Economic times being tough, teachers at the St. George Secondary School today launched an all-day career showcase aimed at creating entrepreneurs out of the students.
Guidance Counsellor Cyrilene Willoughby explained that since most of the students did not get to attend the National Career Showcase held this year at the Wildey Gymnasium, she, along with two other teachers, Patricia Welch and David Eversley, began planning a similar event for the school, given the interest of students.
“I felt this would be good because I needed the students to see that there are skills that they have and they can use those skills and everything is not purely academic. So along with the academics they also need to recognise that they can do other things where they can earn a living.”
She said they decided to focus on some of the more non-traditional areas like net mending, careers in the postal service, the police’s Canine Unit; computer technology and electrical engineering with the use of solar, upholstery, fisheries, animation and photography among others.
While the showcase was open to the entire school, Willoughby said they were concentrating on the third, fourth and fifth formers who would be closer to planning their future.
“The economy being what it is, we need to develop the entrepreneurial spirit and I figured if they could see things at work here, they could see how their own skills can benefit them. For example there is a cosmetology class that is part of the school-to-work programme and I have some of the students showcasing their ability today.”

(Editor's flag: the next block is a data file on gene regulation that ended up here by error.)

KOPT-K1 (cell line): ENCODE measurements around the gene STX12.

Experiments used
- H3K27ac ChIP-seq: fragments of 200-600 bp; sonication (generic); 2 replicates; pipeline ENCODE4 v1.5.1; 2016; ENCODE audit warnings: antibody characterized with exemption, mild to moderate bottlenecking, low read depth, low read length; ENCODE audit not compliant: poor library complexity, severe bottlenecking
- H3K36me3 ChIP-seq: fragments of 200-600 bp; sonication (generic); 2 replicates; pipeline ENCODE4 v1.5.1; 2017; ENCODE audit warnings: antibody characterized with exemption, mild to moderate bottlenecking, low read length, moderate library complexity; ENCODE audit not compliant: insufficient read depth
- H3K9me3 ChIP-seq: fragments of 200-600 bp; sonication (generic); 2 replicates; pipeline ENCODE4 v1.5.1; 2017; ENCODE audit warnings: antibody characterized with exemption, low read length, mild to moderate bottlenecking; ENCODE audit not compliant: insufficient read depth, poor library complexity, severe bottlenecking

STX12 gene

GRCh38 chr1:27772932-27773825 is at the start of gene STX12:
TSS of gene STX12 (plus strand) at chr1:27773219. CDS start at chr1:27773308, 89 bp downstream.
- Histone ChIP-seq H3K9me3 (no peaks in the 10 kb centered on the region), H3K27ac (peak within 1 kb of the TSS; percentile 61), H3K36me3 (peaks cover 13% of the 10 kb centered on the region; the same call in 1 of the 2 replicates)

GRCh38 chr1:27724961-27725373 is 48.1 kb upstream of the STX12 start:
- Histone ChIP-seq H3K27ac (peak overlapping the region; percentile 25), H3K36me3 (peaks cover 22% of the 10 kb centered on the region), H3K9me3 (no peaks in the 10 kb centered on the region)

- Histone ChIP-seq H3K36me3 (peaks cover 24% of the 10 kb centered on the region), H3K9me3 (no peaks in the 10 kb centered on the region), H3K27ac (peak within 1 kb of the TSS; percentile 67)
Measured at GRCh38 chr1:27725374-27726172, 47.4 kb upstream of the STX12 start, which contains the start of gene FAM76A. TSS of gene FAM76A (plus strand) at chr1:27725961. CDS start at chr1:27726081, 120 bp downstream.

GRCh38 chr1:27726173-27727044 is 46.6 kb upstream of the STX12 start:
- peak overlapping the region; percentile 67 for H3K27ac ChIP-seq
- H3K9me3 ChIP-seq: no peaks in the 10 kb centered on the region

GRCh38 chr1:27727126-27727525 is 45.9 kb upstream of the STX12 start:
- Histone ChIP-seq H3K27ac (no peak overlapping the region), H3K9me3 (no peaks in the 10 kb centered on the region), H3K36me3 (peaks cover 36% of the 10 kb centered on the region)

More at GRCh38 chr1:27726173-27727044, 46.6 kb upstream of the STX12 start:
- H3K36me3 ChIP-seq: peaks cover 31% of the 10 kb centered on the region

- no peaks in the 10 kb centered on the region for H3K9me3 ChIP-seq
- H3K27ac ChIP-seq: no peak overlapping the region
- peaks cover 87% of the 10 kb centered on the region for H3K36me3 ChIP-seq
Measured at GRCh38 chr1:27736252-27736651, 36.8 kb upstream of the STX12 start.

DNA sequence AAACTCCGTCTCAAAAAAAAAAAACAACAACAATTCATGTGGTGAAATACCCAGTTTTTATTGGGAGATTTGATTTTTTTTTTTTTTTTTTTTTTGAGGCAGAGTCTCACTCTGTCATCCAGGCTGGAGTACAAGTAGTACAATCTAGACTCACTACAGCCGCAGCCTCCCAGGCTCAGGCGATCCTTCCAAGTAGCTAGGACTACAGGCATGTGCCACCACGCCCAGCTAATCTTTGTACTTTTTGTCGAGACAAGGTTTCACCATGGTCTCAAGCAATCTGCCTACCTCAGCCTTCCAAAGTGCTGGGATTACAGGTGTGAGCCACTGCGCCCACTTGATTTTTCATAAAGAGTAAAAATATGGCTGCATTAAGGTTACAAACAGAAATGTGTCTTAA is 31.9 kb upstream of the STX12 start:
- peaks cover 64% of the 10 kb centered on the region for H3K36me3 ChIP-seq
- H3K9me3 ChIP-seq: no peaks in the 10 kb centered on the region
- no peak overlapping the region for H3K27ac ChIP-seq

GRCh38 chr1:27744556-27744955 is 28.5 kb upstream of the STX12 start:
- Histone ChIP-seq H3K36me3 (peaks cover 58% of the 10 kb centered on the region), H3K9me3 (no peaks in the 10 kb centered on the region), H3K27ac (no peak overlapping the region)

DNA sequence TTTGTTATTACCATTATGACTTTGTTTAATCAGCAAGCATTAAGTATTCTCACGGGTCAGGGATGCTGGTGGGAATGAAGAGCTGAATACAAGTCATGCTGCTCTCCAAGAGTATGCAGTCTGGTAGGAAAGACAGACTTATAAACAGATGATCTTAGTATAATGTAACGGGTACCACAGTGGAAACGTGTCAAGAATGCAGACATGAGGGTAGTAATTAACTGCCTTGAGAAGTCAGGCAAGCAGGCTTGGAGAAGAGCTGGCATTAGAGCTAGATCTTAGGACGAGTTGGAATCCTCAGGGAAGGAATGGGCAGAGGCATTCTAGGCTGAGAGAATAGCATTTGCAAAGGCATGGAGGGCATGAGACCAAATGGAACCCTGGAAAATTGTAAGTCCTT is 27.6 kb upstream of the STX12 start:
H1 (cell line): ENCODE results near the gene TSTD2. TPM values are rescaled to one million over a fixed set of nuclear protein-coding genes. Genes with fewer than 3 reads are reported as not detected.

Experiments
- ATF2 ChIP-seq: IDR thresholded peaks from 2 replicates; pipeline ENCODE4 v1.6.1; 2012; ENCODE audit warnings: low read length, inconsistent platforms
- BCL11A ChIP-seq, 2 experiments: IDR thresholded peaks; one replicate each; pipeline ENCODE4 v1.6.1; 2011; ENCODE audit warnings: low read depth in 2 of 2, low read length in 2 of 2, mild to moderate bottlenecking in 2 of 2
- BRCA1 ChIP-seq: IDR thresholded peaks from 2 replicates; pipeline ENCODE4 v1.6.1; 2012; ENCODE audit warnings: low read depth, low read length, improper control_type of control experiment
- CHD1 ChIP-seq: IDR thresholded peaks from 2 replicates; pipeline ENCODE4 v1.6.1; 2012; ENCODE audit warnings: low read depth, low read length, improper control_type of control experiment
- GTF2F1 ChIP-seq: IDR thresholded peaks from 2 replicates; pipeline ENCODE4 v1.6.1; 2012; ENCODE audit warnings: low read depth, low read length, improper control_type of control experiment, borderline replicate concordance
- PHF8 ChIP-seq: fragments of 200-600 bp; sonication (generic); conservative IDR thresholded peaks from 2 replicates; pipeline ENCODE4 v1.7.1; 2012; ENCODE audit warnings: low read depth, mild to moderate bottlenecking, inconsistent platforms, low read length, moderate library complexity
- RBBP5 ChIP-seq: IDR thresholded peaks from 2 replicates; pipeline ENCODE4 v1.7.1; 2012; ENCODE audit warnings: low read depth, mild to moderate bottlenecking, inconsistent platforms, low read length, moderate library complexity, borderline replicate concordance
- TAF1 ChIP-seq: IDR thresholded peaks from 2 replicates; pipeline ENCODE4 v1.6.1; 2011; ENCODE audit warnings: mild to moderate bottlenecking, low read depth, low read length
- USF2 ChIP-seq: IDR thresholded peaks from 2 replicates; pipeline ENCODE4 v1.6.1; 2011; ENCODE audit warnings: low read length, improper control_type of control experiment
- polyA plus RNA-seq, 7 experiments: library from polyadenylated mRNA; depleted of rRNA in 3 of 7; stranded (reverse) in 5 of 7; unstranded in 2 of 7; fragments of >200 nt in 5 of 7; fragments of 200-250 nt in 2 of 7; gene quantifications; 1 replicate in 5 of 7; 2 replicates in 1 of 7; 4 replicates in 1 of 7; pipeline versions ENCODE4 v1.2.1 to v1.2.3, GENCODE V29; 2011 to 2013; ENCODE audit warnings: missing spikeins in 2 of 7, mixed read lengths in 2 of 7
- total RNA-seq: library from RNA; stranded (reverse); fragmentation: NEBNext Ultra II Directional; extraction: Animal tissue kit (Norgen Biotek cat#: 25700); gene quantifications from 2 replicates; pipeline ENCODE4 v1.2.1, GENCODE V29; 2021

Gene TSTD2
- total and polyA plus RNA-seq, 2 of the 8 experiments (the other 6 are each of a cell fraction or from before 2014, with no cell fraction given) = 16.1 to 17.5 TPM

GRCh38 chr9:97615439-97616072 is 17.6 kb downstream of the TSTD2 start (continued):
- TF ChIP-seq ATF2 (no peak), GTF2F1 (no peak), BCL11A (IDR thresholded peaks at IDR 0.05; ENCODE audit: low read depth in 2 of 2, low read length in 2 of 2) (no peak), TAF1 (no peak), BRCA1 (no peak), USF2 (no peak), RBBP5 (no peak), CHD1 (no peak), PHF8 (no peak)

Cosmetology teacher, Althea Thompson said she had definitely seen the interest in students in that area, but she was trying to open their minds to all the different possibilities.
She said she had a class of 17 enthusiastic fourth and fifth formers whose skills she was watching grow as time went on, adding that even 17 students was a large class.
“I always tell the students that cosmetology is a very broad area and you don’t have to stick to any particular thing. There are so many areas you can choose from and specialise as opposed to being a general beautician because it allows you flexibility in your career.
“The demand for cosmetology is very high. Generally they come in thinking it is a piece of cake but by the time we get into the theoretical side they find it a bit challenging but I try to make the classes as interesting as possible,” she said.
Most of the exhibitors expressed satisfaction, not just with the turn-out, but the questions and inquisitive nature of the students who seemed genuinely interested in the information, and especially in finding out the types of subject areas they needed for the various professions. (LB)
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